MINNEAPOLIS -- A group of around 50 people rallied and marched during rush hour in Uptown, Minneapolis Tuesday night to bring some attention to big changes they want to see on Hennepin Avenue, the main corridor in that area.
This rally comes after Mayor Jacob Frey vetoed a plan to create 24/7 bus lanes, eliminating street parking between Douglas Avenue and Lake Street on Hennepin Avenue.
A group, called Hennepin For People, want the city council to override the mayor's veto.
Right now, Metro Transit buses on Hennepin Avenue are only given a dedicated lane to pick up and drop off commuters, Monday-Friday from 4 p.m. to 6 p.m. These dedicated lane are marked by solid red lanes. Outside of that two-hour window, those red lanes are street parking.
"Ridership is continuing to increase, people are going back to work and, you know, they've changed their habits. It's time think about how can we make this city more welcoming for them," said Katie Jones of Hennepin For People.
She says the group wants to reimagine this busy corridor to be more equitable and safe for all commuters, including bus riders and cyclists.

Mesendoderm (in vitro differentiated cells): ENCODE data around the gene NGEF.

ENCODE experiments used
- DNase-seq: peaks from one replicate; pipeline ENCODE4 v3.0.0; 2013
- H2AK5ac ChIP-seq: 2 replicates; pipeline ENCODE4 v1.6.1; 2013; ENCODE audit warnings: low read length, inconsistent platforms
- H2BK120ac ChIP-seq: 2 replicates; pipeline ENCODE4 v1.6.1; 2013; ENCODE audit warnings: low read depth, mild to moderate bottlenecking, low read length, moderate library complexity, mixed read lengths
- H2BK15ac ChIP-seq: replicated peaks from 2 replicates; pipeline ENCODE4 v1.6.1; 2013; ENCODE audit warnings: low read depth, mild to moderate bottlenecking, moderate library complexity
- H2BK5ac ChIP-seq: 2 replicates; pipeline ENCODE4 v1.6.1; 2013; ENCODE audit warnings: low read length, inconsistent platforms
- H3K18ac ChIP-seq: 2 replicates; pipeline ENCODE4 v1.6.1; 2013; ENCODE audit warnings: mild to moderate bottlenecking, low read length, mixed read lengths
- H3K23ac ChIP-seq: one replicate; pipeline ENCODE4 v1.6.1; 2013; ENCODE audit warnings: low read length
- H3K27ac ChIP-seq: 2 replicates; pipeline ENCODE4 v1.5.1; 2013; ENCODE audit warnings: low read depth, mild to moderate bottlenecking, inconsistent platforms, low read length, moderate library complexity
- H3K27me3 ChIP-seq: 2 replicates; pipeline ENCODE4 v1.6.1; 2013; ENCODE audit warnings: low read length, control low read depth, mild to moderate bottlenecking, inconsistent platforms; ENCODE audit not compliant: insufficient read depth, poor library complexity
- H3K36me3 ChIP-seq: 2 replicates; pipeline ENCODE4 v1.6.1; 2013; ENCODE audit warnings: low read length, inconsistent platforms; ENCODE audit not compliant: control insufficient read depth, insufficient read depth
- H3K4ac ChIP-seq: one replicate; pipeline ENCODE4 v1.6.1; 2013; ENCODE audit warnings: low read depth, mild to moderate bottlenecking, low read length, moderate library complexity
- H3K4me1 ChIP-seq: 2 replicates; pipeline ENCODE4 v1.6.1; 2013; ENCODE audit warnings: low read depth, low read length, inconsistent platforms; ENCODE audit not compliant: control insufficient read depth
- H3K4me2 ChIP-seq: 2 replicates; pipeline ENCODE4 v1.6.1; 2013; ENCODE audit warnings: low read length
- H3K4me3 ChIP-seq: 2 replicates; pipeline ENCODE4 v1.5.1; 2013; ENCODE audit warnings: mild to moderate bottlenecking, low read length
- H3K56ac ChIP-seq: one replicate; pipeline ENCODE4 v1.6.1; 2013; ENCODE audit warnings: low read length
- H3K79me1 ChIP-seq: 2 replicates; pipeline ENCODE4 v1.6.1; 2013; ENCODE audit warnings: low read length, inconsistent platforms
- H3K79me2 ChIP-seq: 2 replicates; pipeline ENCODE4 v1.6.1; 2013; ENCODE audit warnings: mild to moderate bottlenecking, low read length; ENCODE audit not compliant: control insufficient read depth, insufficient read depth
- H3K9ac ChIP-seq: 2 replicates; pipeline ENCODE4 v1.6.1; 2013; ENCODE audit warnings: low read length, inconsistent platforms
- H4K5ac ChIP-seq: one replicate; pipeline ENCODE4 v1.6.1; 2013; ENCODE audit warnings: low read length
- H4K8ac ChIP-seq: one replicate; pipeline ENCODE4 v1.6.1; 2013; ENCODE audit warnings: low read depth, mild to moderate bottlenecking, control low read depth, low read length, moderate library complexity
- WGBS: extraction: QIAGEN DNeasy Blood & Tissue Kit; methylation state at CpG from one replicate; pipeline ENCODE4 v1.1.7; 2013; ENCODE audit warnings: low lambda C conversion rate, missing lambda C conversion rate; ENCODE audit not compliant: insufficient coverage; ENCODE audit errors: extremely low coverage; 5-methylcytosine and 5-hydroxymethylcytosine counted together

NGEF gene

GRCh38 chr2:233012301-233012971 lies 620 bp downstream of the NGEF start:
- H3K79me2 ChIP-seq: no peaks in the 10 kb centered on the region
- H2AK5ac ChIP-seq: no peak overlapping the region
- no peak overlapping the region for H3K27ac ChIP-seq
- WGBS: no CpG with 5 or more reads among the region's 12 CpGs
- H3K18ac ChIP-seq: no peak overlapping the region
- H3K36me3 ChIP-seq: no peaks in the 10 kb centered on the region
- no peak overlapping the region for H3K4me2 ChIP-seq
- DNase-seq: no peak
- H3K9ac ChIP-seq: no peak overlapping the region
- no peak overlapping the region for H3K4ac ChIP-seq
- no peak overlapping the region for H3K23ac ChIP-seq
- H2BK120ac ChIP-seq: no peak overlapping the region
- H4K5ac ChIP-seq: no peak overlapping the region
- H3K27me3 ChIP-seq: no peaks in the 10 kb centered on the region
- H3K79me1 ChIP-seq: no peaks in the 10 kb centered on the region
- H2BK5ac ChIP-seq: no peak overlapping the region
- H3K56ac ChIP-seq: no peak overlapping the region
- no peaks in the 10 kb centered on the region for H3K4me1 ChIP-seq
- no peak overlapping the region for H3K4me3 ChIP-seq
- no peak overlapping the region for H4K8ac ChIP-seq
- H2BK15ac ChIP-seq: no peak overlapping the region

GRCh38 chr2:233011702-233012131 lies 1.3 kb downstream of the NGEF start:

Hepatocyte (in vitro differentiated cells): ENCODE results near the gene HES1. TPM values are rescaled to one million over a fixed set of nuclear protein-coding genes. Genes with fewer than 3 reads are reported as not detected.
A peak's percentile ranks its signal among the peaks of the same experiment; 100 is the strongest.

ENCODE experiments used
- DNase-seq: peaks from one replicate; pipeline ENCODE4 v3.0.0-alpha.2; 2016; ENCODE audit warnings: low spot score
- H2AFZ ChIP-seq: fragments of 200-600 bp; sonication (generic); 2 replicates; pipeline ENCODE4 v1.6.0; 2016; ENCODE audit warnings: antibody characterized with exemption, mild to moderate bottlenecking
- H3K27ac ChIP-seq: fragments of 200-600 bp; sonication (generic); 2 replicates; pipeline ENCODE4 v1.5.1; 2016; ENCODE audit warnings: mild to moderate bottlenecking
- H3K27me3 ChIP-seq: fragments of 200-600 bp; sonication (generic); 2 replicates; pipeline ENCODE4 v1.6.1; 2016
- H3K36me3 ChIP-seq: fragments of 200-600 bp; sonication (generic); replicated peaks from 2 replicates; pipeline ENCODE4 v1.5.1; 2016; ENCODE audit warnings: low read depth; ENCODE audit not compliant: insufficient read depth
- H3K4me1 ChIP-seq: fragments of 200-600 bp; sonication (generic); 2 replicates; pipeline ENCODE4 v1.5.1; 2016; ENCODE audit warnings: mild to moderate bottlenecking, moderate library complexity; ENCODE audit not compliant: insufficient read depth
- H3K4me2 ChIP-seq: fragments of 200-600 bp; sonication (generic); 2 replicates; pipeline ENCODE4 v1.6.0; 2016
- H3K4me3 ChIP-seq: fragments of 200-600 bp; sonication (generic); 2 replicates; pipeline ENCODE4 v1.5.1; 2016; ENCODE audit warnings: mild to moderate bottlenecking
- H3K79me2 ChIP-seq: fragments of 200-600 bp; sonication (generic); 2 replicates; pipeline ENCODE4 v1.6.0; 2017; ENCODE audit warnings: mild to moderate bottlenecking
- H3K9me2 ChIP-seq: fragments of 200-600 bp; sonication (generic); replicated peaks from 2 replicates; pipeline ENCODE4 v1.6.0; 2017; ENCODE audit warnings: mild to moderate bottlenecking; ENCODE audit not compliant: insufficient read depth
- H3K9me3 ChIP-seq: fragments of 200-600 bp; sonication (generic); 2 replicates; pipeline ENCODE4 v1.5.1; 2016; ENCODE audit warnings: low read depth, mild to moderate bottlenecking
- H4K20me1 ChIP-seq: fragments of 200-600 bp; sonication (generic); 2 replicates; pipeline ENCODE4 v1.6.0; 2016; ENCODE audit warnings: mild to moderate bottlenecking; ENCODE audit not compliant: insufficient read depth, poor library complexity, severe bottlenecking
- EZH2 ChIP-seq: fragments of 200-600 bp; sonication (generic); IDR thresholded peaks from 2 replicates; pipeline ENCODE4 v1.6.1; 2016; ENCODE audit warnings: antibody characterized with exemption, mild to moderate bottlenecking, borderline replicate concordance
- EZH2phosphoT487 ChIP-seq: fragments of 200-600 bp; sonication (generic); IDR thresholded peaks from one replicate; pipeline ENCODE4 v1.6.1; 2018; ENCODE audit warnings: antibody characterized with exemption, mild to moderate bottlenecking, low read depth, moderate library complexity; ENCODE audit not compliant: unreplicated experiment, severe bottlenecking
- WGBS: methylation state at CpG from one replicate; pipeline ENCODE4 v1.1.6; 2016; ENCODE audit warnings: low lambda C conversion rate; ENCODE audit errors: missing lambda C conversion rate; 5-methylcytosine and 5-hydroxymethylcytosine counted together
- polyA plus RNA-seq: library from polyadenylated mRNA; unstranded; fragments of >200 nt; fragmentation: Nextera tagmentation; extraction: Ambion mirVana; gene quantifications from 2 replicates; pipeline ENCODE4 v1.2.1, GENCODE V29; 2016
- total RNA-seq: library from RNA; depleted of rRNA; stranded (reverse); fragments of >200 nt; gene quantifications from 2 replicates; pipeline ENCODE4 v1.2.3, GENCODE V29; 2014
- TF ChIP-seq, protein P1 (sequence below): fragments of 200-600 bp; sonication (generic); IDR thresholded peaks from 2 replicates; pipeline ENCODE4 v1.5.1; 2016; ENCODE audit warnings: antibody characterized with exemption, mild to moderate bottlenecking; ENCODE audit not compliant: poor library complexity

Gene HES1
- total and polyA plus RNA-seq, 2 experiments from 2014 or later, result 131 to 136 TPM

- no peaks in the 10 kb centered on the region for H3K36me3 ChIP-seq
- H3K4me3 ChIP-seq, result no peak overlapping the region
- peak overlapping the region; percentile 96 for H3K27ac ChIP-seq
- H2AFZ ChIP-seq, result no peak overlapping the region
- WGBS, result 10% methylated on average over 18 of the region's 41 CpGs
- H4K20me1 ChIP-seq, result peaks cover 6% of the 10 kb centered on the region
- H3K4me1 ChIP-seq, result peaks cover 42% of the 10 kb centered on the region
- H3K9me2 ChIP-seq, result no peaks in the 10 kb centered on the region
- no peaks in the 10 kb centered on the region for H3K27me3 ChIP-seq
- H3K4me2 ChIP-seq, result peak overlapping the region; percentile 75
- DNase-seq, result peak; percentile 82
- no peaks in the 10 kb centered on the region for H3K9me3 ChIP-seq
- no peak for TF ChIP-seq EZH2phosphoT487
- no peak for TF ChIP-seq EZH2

"I have people who tell me, 'You know I'm not going to Uptown because there's drag racing, because it's just generally unpleasant, it's loud,'" said Jones. "We want to flip the script."
Hennepin For People created a rendering of their reimagined Hennepin Avenue, which shows the 24/7 bus lanes, as well as sidewalk elevated bike lanes. Jones says the dedicated bus lanes will prevent drivers from forgetting to move their parked cars during rush hour, which would prevent buses from having to move in and out of car traffic.
"When we're really thinking about balancing all of these needs, it's having everyone in their lane will allow for the greatest amount of efficiency in travel," said Jones.
because Metro Transit services don't run 24/7, so 24/7 lanes should not be dedicated to them. He also said he worries eliminating street parking would hurt businesses.
Jones argues that cars can park on side streets, and buses can bring more business.
"A typical car can hold four people, a bus can hold 40," said Jones.
The Minneapolis City Council approved this plan 8-5 before the veto, and it takes nine votes to override the mayor's veto, so Hennepin For People hopes they can convince at least one council member to switch their vote. The council is reconsidering this proposal on Thursday.
Mayor Frey's office gave this updated statement following Tuesday's rally: "The Hennepin Avenue redesign is an important project for transportation infrastructure in our city and our community. Mayor Frey looks forward to continued collaboration with the City Council and City staff to make sure we're all working together towards this progressive vision."
For all the planning efforts on the Hennepin Avenue redesign, click here.
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